“What do you think about when it’s quiet and you’re not doing much?”
Genre: Historical Fiction
Published: August 10th, 2017
Rate: 4 ⭐⭐⭐⭐
Get a copy: Textbookcentre
In the early 1900s, teenaged Sunja, the adored daughter of a crippled fisherman, falls for a wealthy stranger at the seashore near her home in Korea. He promises her the world, but when she discovers she is pregnant–and that her lover is married–she refuses to be bought. Instead, she accepts an offer of marriage from a gentle, sickly minister passing through on his way to Japan. But her decision to abandon her home, and to reject her son’s powerful father, sets off a dramatic saga that will echo down through the generations.
Richly told and profoundly moving, Pachinko is a story of love, sacrifice, ambition, and loyalty. From bustling street markets to the halls of Japan’s finest universities to the pachinko parlors of the criminal underworld, Lee’s complex and passionate characters–strong, stubborn women, devoted sisters and sons, fathers shaken by moral crisis–survive and thrive against the indifferent arc of history.
“-to know what is important, that to live without forgiveness was a kind of death with breathing and movement.”
One thing I noted anytime I posted on my socials about Pachinko, is that it’s a well loved book. For a minute I was scared to read it because of the hype, and I’m here to tell you it’s warranted!
Pachinko is set up in a historical and political context from the Japanese occupation in 1910 in Korea. This is key in the book as it follows a long the relationship between Korea and Japan. Now I found Min Jin Lee’s writing simple. Its not the best but it feels intentional, especially when she writes about the characters. Sunja and Yaijing come from a really, really, humble background and they live a simple, with not much hope for more. This didn’t deter me from enjoying the book though, quite the opposite as it was quite easy to get through and didn’t feel intimidating. (this book is huge!)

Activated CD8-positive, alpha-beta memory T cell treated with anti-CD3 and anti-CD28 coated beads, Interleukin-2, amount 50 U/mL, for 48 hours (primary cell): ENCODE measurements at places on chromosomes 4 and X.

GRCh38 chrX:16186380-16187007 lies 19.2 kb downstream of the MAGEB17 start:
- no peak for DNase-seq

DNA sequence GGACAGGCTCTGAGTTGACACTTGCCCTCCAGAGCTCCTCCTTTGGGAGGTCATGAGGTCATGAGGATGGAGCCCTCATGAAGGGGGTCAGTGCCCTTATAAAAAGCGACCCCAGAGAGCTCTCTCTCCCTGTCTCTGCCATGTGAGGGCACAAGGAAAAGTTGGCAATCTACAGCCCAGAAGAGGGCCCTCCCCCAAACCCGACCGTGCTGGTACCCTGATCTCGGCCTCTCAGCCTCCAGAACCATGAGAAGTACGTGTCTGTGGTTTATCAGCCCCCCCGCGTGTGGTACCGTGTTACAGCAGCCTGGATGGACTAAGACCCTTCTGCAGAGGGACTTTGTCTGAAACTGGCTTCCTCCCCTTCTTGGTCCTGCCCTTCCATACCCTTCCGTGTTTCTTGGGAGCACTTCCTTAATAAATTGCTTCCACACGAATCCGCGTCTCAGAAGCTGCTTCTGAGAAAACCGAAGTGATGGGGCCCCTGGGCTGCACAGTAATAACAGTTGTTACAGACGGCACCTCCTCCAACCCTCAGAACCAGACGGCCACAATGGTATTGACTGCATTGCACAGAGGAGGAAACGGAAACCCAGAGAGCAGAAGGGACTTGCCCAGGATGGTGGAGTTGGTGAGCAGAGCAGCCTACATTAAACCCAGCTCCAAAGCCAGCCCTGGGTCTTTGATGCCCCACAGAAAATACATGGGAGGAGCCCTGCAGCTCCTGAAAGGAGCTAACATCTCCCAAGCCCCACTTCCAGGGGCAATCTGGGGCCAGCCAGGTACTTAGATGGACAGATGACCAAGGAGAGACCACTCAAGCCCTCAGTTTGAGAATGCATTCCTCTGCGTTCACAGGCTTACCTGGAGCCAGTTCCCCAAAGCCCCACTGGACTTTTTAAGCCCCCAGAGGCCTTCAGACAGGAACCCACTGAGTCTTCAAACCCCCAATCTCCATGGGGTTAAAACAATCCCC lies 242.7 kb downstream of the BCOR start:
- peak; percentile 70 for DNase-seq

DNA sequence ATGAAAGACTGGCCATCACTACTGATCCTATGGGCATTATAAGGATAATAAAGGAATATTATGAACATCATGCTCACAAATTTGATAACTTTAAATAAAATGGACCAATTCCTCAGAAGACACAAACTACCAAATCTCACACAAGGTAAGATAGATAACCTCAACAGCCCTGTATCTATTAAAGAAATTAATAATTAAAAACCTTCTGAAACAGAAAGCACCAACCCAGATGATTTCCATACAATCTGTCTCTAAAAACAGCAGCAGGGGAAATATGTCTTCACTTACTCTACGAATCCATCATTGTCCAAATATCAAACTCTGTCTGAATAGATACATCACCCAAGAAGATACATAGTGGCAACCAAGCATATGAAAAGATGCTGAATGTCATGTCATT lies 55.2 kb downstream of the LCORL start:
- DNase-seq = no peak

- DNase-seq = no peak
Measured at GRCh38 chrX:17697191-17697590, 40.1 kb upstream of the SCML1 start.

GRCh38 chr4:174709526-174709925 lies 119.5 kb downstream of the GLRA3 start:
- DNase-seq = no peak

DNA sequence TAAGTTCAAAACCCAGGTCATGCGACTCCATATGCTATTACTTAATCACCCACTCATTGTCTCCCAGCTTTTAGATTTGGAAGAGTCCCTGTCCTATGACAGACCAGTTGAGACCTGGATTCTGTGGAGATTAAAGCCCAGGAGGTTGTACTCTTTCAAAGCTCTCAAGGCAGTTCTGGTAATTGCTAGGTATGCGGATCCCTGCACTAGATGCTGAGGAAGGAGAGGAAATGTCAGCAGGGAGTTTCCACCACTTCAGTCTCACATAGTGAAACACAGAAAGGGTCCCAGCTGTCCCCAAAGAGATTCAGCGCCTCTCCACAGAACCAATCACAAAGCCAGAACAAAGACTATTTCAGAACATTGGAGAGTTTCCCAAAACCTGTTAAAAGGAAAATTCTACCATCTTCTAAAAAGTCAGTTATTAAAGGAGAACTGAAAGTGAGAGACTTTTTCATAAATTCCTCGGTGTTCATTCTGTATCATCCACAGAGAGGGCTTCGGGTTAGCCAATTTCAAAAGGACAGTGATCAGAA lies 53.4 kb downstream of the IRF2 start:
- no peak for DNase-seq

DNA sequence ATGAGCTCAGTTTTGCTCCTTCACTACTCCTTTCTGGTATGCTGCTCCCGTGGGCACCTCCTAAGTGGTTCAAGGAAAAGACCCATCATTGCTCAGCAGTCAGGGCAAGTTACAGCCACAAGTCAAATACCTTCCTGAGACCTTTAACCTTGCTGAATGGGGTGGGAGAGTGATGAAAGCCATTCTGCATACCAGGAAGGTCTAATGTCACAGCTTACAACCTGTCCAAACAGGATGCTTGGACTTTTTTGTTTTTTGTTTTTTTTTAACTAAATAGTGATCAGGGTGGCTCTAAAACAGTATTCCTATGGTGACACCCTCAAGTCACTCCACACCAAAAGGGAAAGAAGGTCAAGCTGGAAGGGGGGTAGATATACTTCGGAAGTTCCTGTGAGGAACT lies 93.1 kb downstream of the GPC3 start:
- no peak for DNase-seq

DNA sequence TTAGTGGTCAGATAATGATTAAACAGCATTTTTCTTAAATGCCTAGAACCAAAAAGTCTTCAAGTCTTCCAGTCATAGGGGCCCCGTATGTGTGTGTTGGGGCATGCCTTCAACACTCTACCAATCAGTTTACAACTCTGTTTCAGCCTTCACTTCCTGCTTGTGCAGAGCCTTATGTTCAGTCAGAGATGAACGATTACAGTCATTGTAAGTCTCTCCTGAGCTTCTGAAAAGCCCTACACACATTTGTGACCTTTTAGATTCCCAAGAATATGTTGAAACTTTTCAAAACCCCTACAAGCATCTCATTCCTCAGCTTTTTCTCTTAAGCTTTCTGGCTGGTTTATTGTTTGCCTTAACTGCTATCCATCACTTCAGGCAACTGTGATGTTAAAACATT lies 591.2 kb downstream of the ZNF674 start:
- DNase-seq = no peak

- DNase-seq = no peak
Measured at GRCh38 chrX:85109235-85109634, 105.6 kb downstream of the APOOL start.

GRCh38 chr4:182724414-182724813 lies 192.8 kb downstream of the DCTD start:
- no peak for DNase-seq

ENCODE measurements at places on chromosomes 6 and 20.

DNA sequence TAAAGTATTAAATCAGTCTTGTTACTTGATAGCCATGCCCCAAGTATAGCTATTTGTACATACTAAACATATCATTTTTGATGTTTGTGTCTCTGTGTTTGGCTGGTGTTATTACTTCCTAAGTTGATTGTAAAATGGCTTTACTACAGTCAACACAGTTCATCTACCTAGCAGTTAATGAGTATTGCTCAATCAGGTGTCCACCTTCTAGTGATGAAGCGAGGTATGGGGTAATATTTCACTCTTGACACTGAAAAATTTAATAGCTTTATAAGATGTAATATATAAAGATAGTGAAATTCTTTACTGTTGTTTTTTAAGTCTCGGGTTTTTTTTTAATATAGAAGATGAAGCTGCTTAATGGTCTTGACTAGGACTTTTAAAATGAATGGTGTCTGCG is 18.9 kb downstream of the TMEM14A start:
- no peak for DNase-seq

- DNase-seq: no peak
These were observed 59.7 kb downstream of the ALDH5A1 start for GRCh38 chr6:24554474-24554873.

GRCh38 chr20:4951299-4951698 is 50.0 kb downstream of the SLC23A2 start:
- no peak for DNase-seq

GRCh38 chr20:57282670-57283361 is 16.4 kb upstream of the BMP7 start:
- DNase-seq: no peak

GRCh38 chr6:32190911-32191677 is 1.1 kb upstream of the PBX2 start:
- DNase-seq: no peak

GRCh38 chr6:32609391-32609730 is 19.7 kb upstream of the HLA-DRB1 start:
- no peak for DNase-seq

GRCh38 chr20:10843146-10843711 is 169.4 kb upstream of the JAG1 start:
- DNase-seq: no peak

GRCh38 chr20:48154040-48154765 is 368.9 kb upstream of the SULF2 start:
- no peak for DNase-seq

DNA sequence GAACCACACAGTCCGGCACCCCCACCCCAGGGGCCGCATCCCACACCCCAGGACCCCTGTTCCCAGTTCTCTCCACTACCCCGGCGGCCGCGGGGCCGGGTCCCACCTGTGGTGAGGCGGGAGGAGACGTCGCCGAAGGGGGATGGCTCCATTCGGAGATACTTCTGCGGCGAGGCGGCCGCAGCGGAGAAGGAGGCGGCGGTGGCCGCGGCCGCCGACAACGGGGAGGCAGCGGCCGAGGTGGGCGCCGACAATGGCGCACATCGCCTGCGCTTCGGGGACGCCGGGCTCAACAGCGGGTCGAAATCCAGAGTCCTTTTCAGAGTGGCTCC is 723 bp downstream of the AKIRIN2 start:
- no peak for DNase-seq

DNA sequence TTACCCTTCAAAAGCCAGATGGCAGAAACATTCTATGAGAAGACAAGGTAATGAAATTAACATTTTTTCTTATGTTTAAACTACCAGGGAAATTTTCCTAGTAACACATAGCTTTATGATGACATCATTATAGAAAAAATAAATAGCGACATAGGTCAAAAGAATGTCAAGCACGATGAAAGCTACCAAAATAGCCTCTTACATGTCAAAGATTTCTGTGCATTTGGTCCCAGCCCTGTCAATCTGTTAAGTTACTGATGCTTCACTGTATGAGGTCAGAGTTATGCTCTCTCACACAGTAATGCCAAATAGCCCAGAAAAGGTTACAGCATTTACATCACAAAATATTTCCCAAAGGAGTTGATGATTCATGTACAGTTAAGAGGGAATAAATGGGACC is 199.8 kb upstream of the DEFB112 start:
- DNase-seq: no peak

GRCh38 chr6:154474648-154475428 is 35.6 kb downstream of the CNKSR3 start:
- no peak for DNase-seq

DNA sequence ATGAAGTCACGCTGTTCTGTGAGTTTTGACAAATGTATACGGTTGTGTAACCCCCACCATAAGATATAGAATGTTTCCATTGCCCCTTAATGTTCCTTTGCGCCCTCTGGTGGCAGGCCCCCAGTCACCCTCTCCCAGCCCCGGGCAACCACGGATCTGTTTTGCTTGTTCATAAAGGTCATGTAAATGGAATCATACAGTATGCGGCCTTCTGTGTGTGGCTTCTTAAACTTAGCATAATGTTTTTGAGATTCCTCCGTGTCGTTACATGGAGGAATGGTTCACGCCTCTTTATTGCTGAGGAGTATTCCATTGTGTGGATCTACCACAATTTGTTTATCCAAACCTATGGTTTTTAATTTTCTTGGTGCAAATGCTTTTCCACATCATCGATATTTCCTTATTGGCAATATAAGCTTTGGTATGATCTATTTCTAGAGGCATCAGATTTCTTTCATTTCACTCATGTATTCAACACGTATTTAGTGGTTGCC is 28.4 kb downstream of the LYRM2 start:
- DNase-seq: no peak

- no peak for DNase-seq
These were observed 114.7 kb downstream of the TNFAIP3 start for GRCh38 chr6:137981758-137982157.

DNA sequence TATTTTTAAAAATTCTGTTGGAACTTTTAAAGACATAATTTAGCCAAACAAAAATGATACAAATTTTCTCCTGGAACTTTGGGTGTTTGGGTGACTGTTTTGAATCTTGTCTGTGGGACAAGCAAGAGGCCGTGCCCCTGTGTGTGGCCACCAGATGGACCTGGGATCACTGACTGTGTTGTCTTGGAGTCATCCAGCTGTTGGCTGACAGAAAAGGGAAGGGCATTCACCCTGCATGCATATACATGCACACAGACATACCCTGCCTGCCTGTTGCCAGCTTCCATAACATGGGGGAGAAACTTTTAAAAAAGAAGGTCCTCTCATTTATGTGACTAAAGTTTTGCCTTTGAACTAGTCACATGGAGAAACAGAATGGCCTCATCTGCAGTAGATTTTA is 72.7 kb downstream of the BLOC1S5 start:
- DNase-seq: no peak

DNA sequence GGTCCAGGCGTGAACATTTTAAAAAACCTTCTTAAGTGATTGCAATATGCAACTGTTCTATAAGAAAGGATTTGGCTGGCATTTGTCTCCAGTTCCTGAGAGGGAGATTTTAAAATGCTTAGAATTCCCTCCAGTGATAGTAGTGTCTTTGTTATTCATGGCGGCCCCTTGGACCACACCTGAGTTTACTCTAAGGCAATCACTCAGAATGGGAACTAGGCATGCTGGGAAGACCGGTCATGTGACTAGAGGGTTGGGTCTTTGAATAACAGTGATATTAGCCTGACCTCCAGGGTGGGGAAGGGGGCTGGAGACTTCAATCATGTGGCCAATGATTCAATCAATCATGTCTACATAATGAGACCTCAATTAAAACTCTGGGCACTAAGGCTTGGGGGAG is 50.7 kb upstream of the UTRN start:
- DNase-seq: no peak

Pachinko is one compelling book – dare I say its a multi generational story? We follow Sunja from before she was born till she’s an old woman in her 70s. Through that, Min Jin Lee tells a story that explores war and conflict, cultural practices, immigration, Faith, sex and sensuality, and she does it so well! I didn’t want to put the book down. I love how she integrated all these together which gave me an insight of what it was like back then. Granted that this is a fiction book, it does show some parallel of both what is real and fictitious. If you’re a history junkie like me, you’ll enjoy this so much.
The characters in this book are interesting to read up on. With morally gray ones being my favourite! We have some who are struggling with identity and figuring out who they are, we have those in such of a place to call home and then we have those who just move through the motions in life. Fighting to justify their choices, all of them come together to bring out this well told story.
My only issue with the book, there’s little character development and it becomes annoying as the book comes to an end.
Pachinko is a story of loss and political upheaval that will have you hooked. If you favor both character driven and plot driven books, then this one is definitely for you.
Have you read Pachinko? If yes, what did you think about it? If no, you can grab a copy here and let me know what you think!